What are the details?
Around 8 p.m. on Saturday, power outages swept Moore County.
According to PowerOutage.US, over 45,000 residents experienced blackouts. Charlotte-based utility company Duke Energy's outage map indicated that as of early Monday afternoon, over 35,000 people were still without power.
Duke Energy officials suggested that residents could possibly be powerless until Thursday, because the damage is extensive and the repairs needed are complex.
A spokesman for the company said, "Unlike perhaps a storm where you can go in and reroute power somewhere else, that was not an option in this case, so repair has to be complete; in many cases, some of that equipment will have to be replaced."
The county declared a state of emergency, claiming that the electric grid had been "intentionally attacked."
The outages began in the Carthage area and then spread to the southern parts of Moore County.
A 9 p.m. to 5 a.m. nightly curfew has been put into effect. The Triad Business Journal noted that the curfew will remain in effect until power is restored. Schools have also been closed in the county.
With temperatures at times almost down to freezing, county officials announced on Sunday that the Moore County Sports Complex in Carthage had been turned into a shelter.
An intentional attack
The Moore County Sheriff's Office issued a statement, saying that the "mass power outage across the county is being investigated as a criminal occurrence."
Moore County Sheriff Ronnie Fields told reporters on Sunday that while a motivation had not yet been found, it was clear that someone had pulled up and "opened fire on the substation, the same thing with the other one."
The vandals had allegedly breached the gates at both substation sites.
Although Fields would not state whether the outages were resultant of domestic terrorism, he underscored how the incident "was a targeted, intentional attack and was not random."
"I can promise you, to the perpetrators out there, we will find you," said the sheriff.
Gov. Roy Cooper (D) tweeted that an "attack like this on critical infrastructure is a serious, intentional crime and I expect state and federal authorities to thoroughly investigate and bring those responsible to justice."
Cooper also indicated that the state is providing support as needed.
When asked whether the shooting may be linked to a Saturday night drag show at the Sunrise Theater in Southern Pines, Sheriff Ronnie Fields said, "We've not been able to tie anything back to the drag show."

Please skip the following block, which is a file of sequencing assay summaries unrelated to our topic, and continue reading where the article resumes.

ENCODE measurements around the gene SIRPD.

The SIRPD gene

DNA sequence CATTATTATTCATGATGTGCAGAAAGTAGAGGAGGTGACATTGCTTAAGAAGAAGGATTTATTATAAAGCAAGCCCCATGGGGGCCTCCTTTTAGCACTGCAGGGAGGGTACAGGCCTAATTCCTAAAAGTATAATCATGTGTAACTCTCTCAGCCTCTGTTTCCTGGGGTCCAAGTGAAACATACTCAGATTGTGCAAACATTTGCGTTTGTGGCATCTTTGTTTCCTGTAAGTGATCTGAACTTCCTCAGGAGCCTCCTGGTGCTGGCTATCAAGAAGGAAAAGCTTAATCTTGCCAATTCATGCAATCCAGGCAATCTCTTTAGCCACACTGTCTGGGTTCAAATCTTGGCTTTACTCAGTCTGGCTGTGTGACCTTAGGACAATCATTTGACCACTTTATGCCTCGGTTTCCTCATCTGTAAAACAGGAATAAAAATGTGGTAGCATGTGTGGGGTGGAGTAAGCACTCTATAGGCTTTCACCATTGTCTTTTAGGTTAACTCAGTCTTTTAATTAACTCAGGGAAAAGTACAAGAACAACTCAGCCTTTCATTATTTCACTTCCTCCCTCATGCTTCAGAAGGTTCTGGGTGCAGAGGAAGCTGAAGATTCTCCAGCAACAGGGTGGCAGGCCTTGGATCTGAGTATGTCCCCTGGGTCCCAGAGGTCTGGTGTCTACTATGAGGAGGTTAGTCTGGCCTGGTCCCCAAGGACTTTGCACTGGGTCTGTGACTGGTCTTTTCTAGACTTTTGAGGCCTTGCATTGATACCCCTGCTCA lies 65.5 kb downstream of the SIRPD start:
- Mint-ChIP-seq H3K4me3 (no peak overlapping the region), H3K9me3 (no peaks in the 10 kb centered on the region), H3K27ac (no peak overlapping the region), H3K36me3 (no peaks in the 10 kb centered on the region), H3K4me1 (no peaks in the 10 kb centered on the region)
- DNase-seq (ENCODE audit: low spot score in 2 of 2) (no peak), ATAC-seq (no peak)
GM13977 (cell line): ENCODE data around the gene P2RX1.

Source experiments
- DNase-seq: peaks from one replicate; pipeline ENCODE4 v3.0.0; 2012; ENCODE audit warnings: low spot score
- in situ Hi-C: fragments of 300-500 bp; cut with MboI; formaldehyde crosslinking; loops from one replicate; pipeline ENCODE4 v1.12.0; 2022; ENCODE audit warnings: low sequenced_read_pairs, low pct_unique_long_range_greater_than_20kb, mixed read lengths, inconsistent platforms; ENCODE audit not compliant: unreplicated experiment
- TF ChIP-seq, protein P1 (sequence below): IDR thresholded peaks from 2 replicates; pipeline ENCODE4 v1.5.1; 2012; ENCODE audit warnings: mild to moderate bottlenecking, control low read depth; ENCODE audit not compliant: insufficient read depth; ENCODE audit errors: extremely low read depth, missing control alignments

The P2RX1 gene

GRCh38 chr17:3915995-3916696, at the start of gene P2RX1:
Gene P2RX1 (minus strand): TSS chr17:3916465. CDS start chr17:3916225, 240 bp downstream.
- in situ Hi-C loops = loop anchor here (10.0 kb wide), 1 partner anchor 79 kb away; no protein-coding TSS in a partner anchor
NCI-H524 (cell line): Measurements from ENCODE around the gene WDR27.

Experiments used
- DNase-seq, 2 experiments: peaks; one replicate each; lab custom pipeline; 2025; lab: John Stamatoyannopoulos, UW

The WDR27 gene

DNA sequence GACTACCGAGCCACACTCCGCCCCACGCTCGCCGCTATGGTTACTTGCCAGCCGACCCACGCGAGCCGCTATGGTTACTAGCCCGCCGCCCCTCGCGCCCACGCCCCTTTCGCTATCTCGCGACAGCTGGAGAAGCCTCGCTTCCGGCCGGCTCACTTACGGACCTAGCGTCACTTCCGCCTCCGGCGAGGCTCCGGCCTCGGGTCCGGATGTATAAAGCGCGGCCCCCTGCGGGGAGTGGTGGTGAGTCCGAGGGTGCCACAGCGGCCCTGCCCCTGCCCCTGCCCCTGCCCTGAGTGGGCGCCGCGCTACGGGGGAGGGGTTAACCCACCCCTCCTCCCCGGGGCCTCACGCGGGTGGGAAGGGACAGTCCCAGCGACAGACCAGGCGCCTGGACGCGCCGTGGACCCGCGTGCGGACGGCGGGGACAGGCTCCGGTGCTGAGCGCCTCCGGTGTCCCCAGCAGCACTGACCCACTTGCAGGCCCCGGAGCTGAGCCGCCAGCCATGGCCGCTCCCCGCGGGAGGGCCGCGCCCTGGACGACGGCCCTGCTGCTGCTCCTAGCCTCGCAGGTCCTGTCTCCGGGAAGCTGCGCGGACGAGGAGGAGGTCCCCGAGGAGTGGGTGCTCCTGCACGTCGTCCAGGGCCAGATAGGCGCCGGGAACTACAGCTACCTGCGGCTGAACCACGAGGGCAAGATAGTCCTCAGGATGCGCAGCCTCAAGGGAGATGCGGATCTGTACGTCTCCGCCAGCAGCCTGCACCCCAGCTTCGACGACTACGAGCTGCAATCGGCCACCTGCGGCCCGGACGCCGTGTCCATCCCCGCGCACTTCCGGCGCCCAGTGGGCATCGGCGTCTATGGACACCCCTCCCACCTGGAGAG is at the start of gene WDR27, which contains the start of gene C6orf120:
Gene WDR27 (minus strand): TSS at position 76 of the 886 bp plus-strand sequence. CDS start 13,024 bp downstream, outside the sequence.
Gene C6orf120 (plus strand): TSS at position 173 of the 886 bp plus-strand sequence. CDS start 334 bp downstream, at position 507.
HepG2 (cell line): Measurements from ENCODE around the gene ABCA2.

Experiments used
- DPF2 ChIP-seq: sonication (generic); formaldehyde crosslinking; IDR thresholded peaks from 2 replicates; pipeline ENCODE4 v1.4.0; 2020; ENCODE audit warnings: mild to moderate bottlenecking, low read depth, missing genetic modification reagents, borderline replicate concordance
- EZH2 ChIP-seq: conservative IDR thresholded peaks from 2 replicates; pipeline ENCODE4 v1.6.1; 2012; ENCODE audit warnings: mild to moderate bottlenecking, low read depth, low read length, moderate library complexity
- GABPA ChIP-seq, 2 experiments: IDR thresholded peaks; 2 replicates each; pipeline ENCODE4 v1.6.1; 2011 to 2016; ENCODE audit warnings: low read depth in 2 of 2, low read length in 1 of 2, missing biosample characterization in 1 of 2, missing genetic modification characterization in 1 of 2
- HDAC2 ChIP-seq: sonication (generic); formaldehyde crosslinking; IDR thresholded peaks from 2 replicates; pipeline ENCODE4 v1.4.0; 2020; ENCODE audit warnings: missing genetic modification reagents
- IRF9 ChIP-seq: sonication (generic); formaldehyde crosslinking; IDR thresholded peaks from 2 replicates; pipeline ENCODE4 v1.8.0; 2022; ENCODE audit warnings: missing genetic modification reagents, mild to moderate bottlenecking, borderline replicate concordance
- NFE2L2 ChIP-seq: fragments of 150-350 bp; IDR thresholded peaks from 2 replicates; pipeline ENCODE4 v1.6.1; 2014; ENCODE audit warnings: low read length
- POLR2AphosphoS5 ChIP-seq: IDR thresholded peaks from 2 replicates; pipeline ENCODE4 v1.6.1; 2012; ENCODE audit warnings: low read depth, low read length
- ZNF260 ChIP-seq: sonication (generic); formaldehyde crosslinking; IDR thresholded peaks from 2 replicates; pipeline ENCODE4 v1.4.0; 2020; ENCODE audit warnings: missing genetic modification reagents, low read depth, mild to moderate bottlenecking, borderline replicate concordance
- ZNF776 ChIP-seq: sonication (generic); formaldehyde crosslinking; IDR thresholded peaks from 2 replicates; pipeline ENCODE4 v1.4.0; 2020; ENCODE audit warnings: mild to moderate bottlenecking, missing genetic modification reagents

Fields' admission did not stop leftists and LGBT activists from advancing their preferred narrative online.
Script-reader Ethan Embry claimed that "group of christofascists has shot at power substations in Moore county to shut down a drag show happening in town. 40,000 residents are without power, people who need power for medical devices, families who need to stay warm, plunging a community into darkness. A terror attack."
Fellow script-reader Melissa Jo Peltier, similarly convinced that critics of drag shows that sexualize children were responsible, demanded, "Arrest them all."
Civil rights attorney Alejandra Caraballo intimated that Libs of Tiktok might be partly responsible.
So-called artist Barbara Malmet expressed certainty not only that the drag show was the reason the substations were hit, but that those responsible also happened to be white.
Journalist Andy Ngo noted that, without any evidence, transsexual activist Erin Reed named specific groups he figured must be responsible.
WRAL reported that the MCSO interviewed former U.S. Army psychological operations officer Emily Grace Rainey regarding a post she made on Facebook concerning the outages, which read, "The power is out in Moore County and I know why."
Rainey noted that the reason why was "that God works in mysterious ways and is responsible for the outage."
Sheriff Fields cast significant doubt on whether Rainey had anything to do with the blackout.
According to the Fayetteville Observer, the drag show in question had been open to children but due to pressure was subsequently made an 18+ event.
Sunrise Theater executive director Kevin Dietzel suggested that changing the age and thereby precluding children from witnessing the highly sexualized performances "adds to the stigma that people in the drag community already feel. ... It adds fuel to the myth that the LGBTQ+ community is something that people need to keep their kids away from."
The drag show took place without incident on Saturday.
Gunfire takes out power substations in Moore Co.; prompts State of emergency, curfew, closed schoolsyoutu.be